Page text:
I do not think that the government's extended delay in presenting Boche–Perez to a magistrate judge after he confessed can be justified solely by the 4:00 p.m. deadline imposed by the U.S. Attorney's office. As the Supreme Court elucidated in McLaughlin, for Fourth Amendment purposes, simple administrative rules or practices are unlikely to justify a lengthy delay in presentment. See 500 U.S. at 57, 58 (suggesting that while “practical realities” outside of arresting officers' control might render a delay reasonable, at least for Fourth Amendment purposes, simple administrative rules or practices—there, Riverside County's policy of offering combined probable-cause determinations and arraignments within two days of arrest, exclusive of Saturdays, Sundays, or holidays—are unlikely to justify a lengthy delay).1 Applying similar reasoning, in United States v. Valenzuela–Espinoza, 697 F.3d 742 (9th Cir.2011), the court held that delay in presentment due to a court policy requiring paperwork for an initial appearance to be submitted by 10:30 a.m. on the intended day of the hearing—a policy nearly identical to the one here—was unreasonable and unnecessary under Rule 5(a) and Corley–McNabb–Mallory.2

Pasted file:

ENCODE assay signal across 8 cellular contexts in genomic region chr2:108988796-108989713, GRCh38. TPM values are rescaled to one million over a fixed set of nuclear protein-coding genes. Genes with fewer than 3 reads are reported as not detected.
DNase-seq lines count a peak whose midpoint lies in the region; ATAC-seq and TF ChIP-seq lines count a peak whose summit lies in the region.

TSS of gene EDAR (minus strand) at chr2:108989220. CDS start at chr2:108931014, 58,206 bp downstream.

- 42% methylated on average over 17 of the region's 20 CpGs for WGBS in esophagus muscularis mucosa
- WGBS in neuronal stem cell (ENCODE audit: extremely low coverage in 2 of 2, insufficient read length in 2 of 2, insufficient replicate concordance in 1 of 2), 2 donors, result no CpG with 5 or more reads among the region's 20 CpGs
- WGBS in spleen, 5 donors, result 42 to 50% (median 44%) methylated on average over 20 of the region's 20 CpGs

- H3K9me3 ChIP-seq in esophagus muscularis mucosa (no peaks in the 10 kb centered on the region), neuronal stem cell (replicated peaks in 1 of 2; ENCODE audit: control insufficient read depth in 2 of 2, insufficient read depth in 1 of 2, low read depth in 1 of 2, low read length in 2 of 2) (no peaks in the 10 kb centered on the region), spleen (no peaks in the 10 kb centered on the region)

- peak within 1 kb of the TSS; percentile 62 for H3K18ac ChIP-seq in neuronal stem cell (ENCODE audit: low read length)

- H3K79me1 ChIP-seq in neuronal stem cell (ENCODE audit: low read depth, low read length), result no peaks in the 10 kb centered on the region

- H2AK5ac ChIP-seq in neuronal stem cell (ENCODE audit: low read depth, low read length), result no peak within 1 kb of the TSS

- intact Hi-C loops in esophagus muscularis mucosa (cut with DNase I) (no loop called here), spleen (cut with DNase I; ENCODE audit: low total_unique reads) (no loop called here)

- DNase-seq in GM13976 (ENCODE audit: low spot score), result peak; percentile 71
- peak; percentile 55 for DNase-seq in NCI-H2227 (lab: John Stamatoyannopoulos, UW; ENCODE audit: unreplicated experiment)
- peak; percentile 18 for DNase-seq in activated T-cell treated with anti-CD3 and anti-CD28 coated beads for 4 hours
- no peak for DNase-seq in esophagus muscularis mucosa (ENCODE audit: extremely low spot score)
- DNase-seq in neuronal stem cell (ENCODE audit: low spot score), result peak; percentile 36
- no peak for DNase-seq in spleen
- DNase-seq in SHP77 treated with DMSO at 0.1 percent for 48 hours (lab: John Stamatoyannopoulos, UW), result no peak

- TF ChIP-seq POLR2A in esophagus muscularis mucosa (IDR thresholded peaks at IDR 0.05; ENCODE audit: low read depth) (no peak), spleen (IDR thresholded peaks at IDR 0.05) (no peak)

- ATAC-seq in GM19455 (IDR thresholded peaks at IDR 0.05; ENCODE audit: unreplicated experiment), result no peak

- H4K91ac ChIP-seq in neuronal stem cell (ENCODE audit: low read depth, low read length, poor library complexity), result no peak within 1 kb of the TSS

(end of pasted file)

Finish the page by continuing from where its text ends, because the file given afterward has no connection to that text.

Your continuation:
That is not to say that all delay caused by administrative rules will necessarily be unreasonable. I share the majority's appreciation for the need for some administrative deadlines to streamline busy dockets. For example, “courts have found it permissible for the police to wait for regular business hours to bring the suspect to court.” Charles Alan Wright & Andrew D. Leipold, 1 Federal Practice & Procedure § 73, at 185 & n. 21 (4th ed.2008); see, e.g., United States v. Redlightning, 624 F.3d 1090, 1109 (9th Cir.2010) ( “[N]o magistrate judge was reasonably available until 2:30 p.m. on October 3, when the next arraignment calendar commenced, so the delay until 2:30 p.m. on October 3 was reasonable.”). Here, though, Boche–Perez was not brought promptly to a magistrate at the next arraignment calendar, on the Thursday after he was arrested; instead, he was forced to remain in jail until Friday morning. See United States v. Wilson, 838 F.2d 1081, 1085 (9th Cir.1988) (“Even assuming that the delay overnight was reasonable, there is no reasonable excuse why Wilson was not promptly arraigned at the beginning of the arraignment calendar the next day.” (footnote omitted)); Valenzuela–Espinoza, 697 F.3d at 751 (“An internal policy agreed upon by prosecutors and magistrate judges cannot trump the requirements of a federal statute and the Federal Rules of Criminal Procedure․ It is not the longstanding principle embodied in McNabb–Mallory that must give way to local paperwork needs, but the local paperwork policy that must be tailored to the requirements of McNabb–Mallory, its implementing statute, and rule.” (internal quotation marks and citations omitted)). To my mind, the extended delay that occurred in Boche–Perez's case casts significant doubt upon whether the 4:00 p.m. policy is tailored to the requirements of McNabb–Mallory. Such administrative rules should not routinely cause extended delays in presentment merely because they are convenient: convenience is not necessity.